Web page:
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Wednesday 20 Sep 2017 | 10:28 | SYDNEY
Wednesday 20 Sep 2017 | 10:28 | SYDNEY

The problem with any US strategy on Syria

A sign featuring Russian President Vladimir Putin and Syrian President Bashar al-Assad in Palmyra, May 2016 (Photo: Getty Images/Kommersant Photo)

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1 February 2017 14:31

The problem the United States has always had in crafting a Syria strategy is that Washington never possessed sufficient leverage to ameliorate Bashar al-Assad's behavior. Providing arms to opposition groups provided some leverage (but was always fraught because of the lack of reliability of such groups), as did financial and personal sanctions. But prioritising the fight against Islamic State, exerting pressure on the Assad regime, and assisting the Iraqi government in re-establishing control across the border has proven a difficult set of tasks to accomplish simultaneously.

Meanwhile, Iran and Russia have (and always have had) much greater leverage in Syria. The Soviet Union was the major arms supplier and adviser of the Syrian Arab Armed Forces, while the number of Shia shrine sites in Syria (in Damascus and Raqqa in particular), and the need for a logistics hub for Hizbullah, saw Iranian money and pilgrims enter Syria in large numbers. Iran and Russia have also had much greater commitment to the regime than Washington has been able to muster for the potpourri of rebel groups. It therefore comes as little surprise that announcements over the last few weeks have reinforced the disparity between Iranian and Russian influence in Syria and that of the United States and other Western states.

Russia has had an arrangement with the Syrian government for its naval base at Tartus since 1971 and a bilateral security treaty since 1980 (the agreement with the Soviet Union transferred to Russia in 1992). The agreement the two countries signed in January this year that gave Russia a 49-year lease on Tartus, and allowed for the doubling of its berthing capacity for Russian vessels, (as well as a formal long-term arrangement for the Russian Khmeimim airbase in Latakia) should be seen as an extension of a long-standing close relationship.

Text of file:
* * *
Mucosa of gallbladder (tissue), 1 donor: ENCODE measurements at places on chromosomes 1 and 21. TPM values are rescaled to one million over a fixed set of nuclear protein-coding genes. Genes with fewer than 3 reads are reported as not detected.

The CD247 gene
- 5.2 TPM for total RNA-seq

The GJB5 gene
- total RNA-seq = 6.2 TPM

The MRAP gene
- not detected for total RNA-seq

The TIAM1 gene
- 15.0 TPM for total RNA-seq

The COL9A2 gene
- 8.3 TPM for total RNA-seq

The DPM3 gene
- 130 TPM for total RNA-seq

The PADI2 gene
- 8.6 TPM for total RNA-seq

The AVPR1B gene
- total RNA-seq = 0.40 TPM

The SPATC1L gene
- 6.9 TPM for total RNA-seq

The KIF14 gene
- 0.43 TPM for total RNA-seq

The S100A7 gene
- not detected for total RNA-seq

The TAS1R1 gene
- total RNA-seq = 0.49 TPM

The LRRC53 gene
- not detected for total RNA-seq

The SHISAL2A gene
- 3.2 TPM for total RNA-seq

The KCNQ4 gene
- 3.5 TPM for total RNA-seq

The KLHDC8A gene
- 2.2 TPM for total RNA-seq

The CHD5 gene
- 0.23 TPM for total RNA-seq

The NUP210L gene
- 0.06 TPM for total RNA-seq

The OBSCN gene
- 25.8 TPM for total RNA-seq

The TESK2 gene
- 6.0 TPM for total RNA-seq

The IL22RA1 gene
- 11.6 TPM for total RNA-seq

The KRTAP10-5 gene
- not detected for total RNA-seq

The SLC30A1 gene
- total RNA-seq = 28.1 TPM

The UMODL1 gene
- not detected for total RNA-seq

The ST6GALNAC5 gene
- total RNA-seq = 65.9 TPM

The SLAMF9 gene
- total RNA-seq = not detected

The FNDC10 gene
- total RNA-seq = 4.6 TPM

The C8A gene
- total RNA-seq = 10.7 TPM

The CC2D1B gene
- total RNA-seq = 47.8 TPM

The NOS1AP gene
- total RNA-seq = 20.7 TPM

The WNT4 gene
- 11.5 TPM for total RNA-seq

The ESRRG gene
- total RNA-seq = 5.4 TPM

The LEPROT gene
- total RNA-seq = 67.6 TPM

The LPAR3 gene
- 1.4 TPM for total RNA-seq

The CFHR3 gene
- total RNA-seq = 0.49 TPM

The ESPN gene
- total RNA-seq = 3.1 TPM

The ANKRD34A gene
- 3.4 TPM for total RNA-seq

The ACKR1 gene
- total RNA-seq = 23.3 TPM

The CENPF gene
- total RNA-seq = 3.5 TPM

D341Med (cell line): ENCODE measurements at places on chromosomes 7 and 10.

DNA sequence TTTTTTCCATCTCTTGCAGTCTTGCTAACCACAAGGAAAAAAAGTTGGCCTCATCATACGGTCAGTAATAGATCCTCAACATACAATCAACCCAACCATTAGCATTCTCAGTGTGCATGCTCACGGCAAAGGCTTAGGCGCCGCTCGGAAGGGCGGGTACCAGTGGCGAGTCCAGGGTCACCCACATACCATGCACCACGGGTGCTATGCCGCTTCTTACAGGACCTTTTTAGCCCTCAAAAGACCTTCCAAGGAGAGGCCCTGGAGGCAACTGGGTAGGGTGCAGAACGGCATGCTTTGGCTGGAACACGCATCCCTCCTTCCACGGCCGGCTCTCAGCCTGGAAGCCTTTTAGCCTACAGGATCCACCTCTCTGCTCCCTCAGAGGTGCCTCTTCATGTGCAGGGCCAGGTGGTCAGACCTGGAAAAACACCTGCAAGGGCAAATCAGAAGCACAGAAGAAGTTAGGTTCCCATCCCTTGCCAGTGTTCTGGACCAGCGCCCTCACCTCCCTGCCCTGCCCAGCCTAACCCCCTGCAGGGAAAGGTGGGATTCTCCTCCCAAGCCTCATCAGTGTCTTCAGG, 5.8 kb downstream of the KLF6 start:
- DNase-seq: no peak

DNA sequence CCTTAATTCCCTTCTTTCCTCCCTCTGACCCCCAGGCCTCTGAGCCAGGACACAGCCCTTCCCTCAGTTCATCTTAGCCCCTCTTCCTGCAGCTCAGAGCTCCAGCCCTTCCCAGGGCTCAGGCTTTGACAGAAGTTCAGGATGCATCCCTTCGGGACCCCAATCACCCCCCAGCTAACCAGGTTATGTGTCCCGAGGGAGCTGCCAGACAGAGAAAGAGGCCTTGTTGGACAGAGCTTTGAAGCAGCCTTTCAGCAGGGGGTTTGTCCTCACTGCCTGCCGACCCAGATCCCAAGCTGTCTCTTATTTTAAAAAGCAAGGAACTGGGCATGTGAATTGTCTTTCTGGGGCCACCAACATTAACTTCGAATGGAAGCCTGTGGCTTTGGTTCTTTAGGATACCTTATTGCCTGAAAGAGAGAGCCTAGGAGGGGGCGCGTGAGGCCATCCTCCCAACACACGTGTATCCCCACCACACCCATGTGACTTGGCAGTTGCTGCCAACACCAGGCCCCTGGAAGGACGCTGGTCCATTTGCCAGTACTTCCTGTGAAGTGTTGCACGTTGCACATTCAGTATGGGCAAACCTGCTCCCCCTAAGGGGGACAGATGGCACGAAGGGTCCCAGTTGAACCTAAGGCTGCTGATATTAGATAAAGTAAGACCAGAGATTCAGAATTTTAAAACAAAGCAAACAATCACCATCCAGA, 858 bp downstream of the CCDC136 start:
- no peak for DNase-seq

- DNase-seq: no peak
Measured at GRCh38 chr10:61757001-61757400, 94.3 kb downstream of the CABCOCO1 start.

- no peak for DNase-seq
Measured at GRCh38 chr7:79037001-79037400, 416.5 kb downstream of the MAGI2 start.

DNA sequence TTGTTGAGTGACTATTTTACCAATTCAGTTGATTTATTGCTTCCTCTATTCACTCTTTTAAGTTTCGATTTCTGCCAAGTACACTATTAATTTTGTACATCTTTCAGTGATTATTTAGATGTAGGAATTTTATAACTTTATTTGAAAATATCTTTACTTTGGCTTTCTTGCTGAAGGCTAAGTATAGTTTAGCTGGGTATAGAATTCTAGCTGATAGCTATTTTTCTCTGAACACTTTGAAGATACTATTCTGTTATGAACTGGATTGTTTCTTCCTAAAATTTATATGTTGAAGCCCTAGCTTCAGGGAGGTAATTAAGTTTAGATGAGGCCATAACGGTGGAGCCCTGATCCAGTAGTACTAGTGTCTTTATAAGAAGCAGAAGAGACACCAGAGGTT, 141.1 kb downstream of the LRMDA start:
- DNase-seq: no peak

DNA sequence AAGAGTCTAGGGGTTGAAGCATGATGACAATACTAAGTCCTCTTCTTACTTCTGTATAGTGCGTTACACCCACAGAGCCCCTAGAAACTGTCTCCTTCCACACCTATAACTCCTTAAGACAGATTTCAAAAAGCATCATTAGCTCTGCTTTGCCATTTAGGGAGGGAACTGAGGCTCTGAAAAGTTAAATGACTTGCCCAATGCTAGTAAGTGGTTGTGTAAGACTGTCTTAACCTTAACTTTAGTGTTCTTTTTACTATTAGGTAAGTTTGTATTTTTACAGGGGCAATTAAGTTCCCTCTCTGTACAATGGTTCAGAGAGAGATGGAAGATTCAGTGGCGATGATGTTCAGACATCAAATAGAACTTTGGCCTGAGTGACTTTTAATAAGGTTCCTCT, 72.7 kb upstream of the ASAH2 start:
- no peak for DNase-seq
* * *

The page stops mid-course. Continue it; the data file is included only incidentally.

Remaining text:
The timing of the announcement (just before the US presidential inauguration and the talks with rebel groups in Astana) was pure theatre. It signaled to Washington, the rebel groups corralled at the table in Kazakhstan, and to countries such as Turkey that Moscow was committed to Syria for the next 50 years, just as it had been for the last four decades, and that its commitment was predicated on the continued existence of the government with whom it had signed the agreement.

Meanwhile, Iran continued to exact economic advantage from the Assad regime in exchange for the blood and treasure it has invested in his government's survival. Tehran has already given Damascus more than $4.5 billion in lines of credit since 2013 and has again extended a line of credit - reported to be around $500 million - for the import of basic foodstuffs. Nothing however, ever comes for free: Tehran is becoming increasingly involved in the Syrian economy, from phosphate mining contracts and leasing of agricultural land to, perhaps most importantly, a licence to operate mobile phone services in Syria.

Conducting a brutal cost-benefit analysis of US interests in Syria, it should be apparent to the Trump administration that Russian and Iranian sunk costs in maintaining the Assad regime are significant, while Washington's are minimal. It will take a massive investment of resources to change that dynamic and there's little indication of the requisite willpower. For all the talk of as-yet undefined 'safe zones', and cooperating with Russia against Islamic State, there's little indication that Washington has any inclination to mount a hostile takeover of Russian and Iranian assets in Syria.

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